When setting up in business, the temptation is often to work alone, taking on every role imaginable to get the business launched, the work rolling in and the job done. However, just because you're a sole trader, it doesn't mean that you should work alone. In fact, the opposite is true.

You can't do it all yourself!

Where do your talents truly lie? Did you set up in business to juggle admin, customer service, social media, blogging, marketing, web design and accountancy? Do you feel overwhelmed with the sheer volume of daily tasks? Are your efforts maintaining, rather than building your business?

While it's nice to be busy, wouldn't it be nicer to be stress free and wealthy?

It can take some time on the solopreneur treadmill before the outsourcing penny drops. There's a leap of faith required in order to shift from the thinking that money is being 'saved' by DIYing it, rather than 'invested' by hiring external contractors.

Commonly perceived obstacles are ever present within the mind of the solopreneur:

  • I don't have a huge income, I can't afford to outsource
  • It would be quicker to do it myself
  • I don't trust someone I don't know with my business
  • My partner/relative can help me with it for free

And all the while that treadmill spins, stress levels continue to rise and an amateur element creeps into the image presented by the business.

If you haven't done so within the start up phase, the best time outsource is when your business is up and running, income is being generated, but you're not quite 'at capacity'. Once this point is reached there is less available time to devote to finding a reliable contractor and handing over a project in a calm and controlled fashion.

So what is the best approach to outsourcing? If you're considering it I'll assume you're busy, so here's a brief guide to allow you to focus on the most important aspects of selecting the best provider possible to complement your business, and how to manage that all important first project.

Identify what can be outsourced

There are a multitude of areas that can be successfully outsourced:

  • administration
  • social media
  • email marketing
  • telesales
  • graphic design
  • web design and development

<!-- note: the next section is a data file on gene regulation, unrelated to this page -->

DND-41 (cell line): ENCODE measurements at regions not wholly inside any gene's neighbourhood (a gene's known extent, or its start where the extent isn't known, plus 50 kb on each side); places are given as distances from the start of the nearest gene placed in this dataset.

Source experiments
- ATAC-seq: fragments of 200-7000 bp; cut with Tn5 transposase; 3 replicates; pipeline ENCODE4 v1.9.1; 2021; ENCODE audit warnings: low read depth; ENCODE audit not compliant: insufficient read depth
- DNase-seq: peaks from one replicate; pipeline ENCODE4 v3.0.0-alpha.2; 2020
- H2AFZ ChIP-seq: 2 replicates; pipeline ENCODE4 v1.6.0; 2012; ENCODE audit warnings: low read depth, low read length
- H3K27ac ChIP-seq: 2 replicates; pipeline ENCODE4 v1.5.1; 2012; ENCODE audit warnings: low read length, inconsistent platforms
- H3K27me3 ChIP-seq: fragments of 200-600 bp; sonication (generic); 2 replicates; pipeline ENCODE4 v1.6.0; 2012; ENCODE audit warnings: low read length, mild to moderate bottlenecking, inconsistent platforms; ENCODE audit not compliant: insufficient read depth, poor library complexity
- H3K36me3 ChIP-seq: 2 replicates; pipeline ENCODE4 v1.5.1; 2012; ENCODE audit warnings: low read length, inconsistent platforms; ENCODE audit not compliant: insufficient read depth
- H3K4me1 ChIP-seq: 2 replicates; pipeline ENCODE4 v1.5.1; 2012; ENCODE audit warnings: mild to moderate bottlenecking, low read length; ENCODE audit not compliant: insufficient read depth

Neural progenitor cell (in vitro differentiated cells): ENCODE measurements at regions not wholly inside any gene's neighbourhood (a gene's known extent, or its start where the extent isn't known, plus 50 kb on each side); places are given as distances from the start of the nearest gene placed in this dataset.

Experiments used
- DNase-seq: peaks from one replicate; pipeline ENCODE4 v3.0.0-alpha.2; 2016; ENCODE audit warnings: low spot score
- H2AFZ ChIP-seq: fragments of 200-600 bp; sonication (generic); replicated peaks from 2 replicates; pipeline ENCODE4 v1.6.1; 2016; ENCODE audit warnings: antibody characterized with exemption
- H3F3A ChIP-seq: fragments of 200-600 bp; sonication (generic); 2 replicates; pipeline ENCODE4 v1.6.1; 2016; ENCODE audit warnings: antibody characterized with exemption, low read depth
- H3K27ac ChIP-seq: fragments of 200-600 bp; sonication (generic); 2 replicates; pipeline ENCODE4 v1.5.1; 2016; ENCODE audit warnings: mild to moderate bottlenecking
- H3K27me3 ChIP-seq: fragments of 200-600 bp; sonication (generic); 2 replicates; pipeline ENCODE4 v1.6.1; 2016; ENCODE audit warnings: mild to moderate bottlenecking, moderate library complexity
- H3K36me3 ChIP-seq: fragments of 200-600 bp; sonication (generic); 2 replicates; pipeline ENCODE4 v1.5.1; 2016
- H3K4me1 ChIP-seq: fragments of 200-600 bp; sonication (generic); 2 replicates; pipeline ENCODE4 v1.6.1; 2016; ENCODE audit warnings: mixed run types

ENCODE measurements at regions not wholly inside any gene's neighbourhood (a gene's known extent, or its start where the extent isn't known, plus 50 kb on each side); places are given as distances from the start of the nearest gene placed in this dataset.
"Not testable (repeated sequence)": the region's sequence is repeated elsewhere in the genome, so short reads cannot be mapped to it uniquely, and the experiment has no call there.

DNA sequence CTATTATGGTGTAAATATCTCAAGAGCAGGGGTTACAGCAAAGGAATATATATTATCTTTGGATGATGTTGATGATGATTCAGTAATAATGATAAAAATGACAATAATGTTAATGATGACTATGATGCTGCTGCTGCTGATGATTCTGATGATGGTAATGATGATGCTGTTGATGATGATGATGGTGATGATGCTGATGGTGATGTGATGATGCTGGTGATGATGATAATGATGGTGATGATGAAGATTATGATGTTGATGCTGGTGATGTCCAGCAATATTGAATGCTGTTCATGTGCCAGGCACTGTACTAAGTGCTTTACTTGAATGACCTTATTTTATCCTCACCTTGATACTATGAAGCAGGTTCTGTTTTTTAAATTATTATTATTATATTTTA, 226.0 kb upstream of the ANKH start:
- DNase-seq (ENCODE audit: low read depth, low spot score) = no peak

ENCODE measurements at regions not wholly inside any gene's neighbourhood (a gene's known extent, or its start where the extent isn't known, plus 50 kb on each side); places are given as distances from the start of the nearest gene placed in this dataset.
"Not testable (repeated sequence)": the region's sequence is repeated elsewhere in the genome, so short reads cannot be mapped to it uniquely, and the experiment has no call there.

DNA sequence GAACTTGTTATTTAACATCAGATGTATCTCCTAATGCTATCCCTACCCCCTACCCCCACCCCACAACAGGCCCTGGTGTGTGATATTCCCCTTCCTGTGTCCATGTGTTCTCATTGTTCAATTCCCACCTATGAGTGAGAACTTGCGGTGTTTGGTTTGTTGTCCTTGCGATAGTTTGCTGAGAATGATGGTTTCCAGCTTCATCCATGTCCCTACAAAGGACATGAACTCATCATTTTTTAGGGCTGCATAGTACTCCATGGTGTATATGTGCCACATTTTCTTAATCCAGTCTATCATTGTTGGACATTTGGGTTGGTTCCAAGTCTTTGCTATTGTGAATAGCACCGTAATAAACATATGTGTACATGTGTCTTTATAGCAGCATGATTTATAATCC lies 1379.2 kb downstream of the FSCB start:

• content creation
  • SEO
  • PR
  • business development
  • human resources

...in fact anything that can be performed remotely lends itself well to hiring an external contractor. This saves on office space, the need to purchase hardware/software, recruitment costs, NI, holiday pay and other employee perks.

Find a suitable contractor

Do your homework; you wouldn't hire someone without making a few checks so make sure you do the same for your contractor.

  • Search - what pops up when you type their name into Google?
  • Evidence - check out their Facebook, LinkedIn, Twitter and Google+ profiles to get a feel for their character and current activity
  • Rates - establish project rates and compare with other contractors
  • T&Cs – what are their business terms and conditions? Better to discuss this beforehand than find out once the project's commenced.

Contractor found? Let's look at the project

1. Establish the scope, timescale and costs

What will be achieved, how long will it take and how much? This area must be as detailed as possible, with room for manoeuvre agreed before work commences. It's may also useful to consider the 'Pick Two' philosophy - Fast, Good and Cheap.
FAST refers to the time required to deliver, GOOD is the quality and CHEAP refers to the total cost, but you can only have two:

Good + Fast = Expensive
Good + Cheap = Slow
Fast + Cheap= Inferior

Better to work with someone who can operate within your budget at a sensible pace, than to expect quality for little payment or within an unreasonably short timescale.

2. Set Payment Milestones

Projects often begin with an up front payment, around 25% of the total projected costs. Decide on several milestones – markers that can be achieved within the project and agree payments once each is completed.

3. Establish Post Project Support

A project may be deemed as completed however there are cases when further assistance is required. Ensure you have something in writing. Don't automatically expect your contractor to assist you after the project is signed off unless you've agreed this beforehand.
While there is an initial rise in expenditure, with a professional, reliable contractor on board, a carefully planned and executed project will in time negate project costs and generate an increase in income for the business owner.

Choose your contractor with care and plan your project wisely to reap the rewards of outsourcing.

Article by Lynn Conley of Ready2Assist.

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